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Hailing from NZ, I literally grew up on sausage rolls.

Every day, after school, I would walk home past the bakery to buy a sausage roll. 

As you can imagine, its one thing I have really missed since becoming a vegetarian.

Sausage rolls are also a staple part of my Happy Tracks hiking menu. 

They pack up small, provide a huge amount of protein and don’t need to be refrigerated for a few days. 

So are perfect for lunch following an overnight stay in a mountain refuge (or tent!) in the middle of nowhere.

The only problem…..I love pigs too much to eat them! 

This lead me to create this amazing vegan sausage roll recipe in honour of a little pig called Nestore.

Don’t worry! He’s still alive!

PIG INTELLIGENCE

Similar to chimpanzees and dogs, pigs are intelligent, emotional and cognitively complex. 

Meet Nestore! The pet piggy at Centro Anida Agrotourisma in Liguria, Italy

They have been proven to have an understanding of self-awareness and the passing of time, they engage in complex play and are able to recognize the meaning of head and hand movements in humans.

They also have diverse and different personalities! Nestore here is a real sweetie who loves all the humans that visit him at Centro Anida.

If you would like to understand more about the cognitive abilities of pigs, check out this research paper on thinking pigs. 

Pork: the claim

Health websites often claim pork is bad for our health due to the presence of parasites.

Pigs typically have a poor digestive system and diet which increases toxins in the meat. This leads to diseases like swine flu, viruses and other parasites that have a high risk of causing cancer.

However, with the exception of cured pork, such as bacon which is cured with large quantities of salt. Pork, cooked and marinated the right way, is actually one of the healthiest meats for our body.

Pork: the healthy meat

High in protein and monounsaturated fats and rich in numerous essential vitamins and minerals pork provides our bodies with:

  • B1 (Thiamin):  essential for healthy muscles & nerves as well as breaking down carbohydrates.
  • B3 (Niacin): helps to convert carbohydrates and fats into energy while maintaining healthy skin, nervous system and cell function.
  • B6 (Pyridoxine): essential for the production of brain chemicals including serotonin (our happy chemical) and helps to fight disease.

Pork is also very high in the mineral, selenium, which plays a key role in metabolism and is an antioxidant that protects our cells from damage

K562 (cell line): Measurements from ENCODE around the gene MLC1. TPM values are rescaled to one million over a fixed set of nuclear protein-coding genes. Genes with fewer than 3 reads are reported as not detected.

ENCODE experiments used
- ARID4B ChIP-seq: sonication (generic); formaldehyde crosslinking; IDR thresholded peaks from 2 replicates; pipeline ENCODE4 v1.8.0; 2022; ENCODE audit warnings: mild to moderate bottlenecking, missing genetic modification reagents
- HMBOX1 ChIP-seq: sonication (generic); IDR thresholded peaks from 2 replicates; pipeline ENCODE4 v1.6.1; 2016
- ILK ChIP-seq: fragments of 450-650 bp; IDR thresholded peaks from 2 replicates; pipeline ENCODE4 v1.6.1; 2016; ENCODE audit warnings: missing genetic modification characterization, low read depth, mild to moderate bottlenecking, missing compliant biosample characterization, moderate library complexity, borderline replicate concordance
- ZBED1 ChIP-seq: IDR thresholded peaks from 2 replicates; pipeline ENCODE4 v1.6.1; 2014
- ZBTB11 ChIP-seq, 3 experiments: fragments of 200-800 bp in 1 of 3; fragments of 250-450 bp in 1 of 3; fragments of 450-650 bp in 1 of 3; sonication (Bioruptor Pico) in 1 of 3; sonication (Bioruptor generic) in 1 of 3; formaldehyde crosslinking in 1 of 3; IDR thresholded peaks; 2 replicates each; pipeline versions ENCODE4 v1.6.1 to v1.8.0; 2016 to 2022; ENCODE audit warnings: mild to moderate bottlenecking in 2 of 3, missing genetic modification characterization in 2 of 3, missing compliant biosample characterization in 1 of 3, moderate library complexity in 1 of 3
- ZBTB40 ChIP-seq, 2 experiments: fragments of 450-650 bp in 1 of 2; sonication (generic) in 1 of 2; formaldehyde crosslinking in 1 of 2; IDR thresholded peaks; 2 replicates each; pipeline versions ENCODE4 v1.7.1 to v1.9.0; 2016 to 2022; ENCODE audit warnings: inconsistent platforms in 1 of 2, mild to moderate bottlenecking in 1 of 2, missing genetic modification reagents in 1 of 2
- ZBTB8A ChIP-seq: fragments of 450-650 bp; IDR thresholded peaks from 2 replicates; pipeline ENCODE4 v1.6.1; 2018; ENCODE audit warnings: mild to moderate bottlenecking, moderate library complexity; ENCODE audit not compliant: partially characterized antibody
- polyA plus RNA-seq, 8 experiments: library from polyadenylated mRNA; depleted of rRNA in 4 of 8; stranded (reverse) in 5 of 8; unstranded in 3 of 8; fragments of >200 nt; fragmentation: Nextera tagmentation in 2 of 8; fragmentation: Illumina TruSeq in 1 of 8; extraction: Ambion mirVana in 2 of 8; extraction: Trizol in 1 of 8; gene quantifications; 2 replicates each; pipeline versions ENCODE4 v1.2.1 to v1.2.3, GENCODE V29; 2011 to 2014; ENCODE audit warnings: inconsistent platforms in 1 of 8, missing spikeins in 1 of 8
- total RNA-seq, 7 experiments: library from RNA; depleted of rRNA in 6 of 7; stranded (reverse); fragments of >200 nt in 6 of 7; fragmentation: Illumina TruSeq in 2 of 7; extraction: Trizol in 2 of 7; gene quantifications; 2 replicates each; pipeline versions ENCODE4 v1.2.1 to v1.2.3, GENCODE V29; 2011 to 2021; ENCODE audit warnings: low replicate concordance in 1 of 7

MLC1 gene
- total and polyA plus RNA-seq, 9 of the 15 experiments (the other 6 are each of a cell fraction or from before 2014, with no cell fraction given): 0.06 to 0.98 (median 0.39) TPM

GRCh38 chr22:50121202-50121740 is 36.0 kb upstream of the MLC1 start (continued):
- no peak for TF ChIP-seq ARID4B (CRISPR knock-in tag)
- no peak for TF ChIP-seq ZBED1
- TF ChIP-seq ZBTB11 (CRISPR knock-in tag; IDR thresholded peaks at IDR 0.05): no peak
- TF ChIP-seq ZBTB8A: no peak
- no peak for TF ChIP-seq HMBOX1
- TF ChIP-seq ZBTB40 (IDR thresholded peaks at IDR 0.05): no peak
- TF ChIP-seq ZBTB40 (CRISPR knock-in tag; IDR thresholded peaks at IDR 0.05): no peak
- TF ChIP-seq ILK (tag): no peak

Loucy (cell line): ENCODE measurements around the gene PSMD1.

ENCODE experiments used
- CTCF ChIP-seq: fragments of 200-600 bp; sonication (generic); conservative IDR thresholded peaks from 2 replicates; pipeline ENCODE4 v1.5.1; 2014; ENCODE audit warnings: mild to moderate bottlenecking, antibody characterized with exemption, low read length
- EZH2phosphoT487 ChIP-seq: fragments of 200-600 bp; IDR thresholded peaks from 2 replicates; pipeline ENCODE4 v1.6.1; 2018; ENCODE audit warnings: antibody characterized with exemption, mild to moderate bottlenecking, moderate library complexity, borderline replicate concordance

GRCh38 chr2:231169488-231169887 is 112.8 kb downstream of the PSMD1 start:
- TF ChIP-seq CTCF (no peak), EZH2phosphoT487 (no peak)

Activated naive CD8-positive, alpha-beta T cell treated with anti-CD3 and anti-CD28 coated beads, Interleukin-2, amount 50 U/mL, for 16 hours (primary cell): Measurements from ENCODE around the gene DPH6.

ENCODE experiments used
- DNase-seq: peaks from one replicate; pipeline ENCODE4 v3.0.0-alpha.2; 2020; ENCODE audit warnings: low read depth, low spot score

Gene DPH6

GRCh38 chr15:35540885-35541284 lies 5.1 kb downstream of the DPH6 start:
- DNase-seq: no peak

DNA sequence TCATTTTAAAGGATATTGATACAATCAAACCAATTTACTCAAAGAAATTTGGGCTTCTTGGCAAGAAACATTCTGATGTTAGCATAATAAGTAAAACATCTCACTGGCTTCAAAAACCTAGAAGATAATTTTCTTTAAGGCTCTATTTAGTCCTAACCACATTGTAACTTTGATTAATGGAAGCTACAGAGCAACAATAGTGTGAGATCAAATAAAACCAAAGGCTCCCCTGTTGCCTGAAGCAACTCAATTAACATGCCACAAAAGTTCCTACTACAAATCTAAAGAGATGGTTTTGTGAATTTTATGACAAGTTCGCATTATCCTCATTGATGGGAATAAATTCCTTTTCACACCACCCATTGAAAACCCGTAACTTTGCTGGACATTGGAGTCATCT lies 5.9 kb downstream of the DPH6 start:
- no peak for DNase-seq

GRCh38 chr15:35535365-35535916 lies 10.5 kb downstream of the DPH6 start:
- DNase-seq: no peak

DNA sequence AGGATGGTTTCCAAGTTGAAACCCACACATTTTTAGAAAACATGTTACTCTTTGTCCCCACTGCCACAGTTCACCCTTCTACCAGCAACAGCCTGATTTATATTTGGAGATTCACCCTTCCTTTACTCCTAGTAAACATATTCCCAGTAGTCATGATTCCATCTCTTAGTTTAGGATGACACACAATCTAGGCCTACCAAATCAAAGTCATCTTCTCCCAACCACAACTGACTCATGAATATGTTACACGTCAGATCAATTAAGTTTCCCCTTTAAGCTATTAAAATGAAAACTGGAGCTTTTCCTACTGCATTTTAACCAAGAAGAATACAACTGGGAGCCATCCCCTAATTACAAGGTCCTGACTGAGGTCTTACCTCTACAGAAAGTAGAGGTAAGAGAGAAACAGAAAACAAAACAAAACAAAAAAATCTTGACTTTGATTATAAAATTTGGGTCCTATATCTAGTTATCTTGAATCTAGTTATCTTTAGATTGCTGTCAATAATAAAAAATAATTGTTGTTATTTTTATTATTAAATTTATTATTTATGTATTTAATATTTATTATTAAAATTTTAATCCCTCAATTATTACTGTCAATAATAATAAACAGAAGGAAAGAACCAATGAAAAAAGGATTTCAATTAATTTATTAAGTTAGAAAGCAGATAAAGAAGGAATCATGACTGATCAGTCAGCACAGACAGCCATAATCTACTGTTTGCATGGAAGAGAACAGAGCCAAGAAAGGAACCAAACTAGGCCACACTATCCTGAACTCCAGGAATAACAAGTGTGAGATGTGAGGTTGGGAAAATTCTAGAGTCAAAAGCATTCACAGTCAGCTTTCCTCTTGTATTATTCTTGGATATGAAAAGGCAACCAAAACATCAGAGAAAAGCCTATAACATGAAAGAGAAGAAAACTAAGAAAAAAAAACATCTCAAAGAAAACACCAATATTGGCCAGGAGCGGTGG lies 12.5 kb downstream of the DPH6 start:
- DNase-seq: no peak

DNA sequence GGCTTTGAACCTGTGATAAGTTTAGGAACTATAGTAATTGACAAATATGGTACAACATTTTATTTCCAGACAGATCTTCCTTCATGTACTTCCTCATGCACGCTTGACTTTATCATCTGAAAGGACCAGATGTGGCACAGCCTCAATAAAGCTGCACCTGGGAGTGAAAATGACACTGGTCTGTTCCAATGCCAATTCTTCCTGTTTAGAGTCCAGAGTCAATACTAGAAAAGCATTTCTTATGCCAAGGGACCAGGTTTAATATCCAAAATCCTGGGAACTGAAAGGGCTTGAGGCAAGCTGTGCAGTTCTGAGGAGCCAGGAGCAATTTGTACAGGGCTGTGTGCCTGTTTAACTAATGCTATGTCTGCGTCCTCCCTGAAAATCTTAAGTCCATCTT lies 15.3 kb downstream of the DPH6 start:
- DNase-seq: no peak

So while the meat itself is not bad for our health.  The way in which it is produced is.

Factory Farming

The biggest health issue of pork, is factory farming.

Factory farming techniques are intense and inhumane. 

Animals are kept in cramped and unsanitary conditions, developing numerous diseases like Salmonella, E. coli and pneumonia.

They are force-fed hormones to expedite growth, increasing fat in the meat.

Excess fat and hormones are detrimental to the human body and can lead to health issues, such as heart disease.

As sentient beings, the pigs live in a constant state of stress. And all of these elements are absorbed by us when we eat this meat.

Environmental Impact

Factory farming meat production also uses massive quantities of water. 

2,000 litres of water for 1kg of meat.

This creates high levels of water pollution, and releases greenhouse gases into our atmosphere. 

According to the Food and Agriculture Organisation of the United Nations.  Animal agriculture is responsible for 18% of all man made greenhouse gas emissions.

The key contributor to climate change.

Sustainable Pig Farming

If you do choose to eat pork, make sure it is from a sustainable source.

Buy from a local farm, or if this option isn’t available (check online you will be surprised), choose organic pork to avoid pesticides, insecticides and growth hormones in your meat.

Plant based alternatives

Often the biggest argument against vegetarian alternatives is a lack of protein and essential vitamins and minerals. 

Below is a list of vegan options that can be used to replace the nutrients found in pork sausage rolls:

  • Protein:  lentils and quinoa
  • Vitamin B1:  seeds, nuts, brown rice, squash.
  • Vitamin B3: mushrooms, brown rice.
  • Vitamin B6: sweet potato and potatoes.
  • Selenium: onions, tomatoes, mushrooms, nuts and seeds.

Nestore’s Vegan Sausage Roll Recipe

These vegan sausage rolls are high in all these vitamins and minerals, nurturing your body and mind with a mega satisfaction punch!

Once cooked these will last at least 24 hours outside of a fridge.

Sustainable Living

Here are my top tips for improved sustainability when cooking:

  1. Need a blender?  Try finding one 2nd hand. I picked mine up from the side of the road. You can also try garage sales, local Facebook buy/sell or swap pages or ebay.
  2. Scrape that bowl clean!  Using a rubber spatula you can get every last lentil out of the bowl.  Saving on food waste and keeping wastewater clear.
  3. Use a bowl of water to rinse hands and utensils in between stages to avoid running the tap.
  4. Fill that dishwasher up and run it on ECO. Dishwashers use less water to clean a full load and heat their own hot water.  Its better for your electricity bill too! Don’t believe me? Check out this article.

If you liked this, sign up for monthly updates or follow on Instagram @conscious_conservationist for more ideas for sustainable living, sustainable adventures, and sustainable self-care.

3 Comments

  1. […] you want to read a little more about this, check out my vegan sausage roll recipe and meet a cute little pig called Nestore – don’t worry, he’s still […]

  2. Great content! Super high-quality! Keep it up! 🙂

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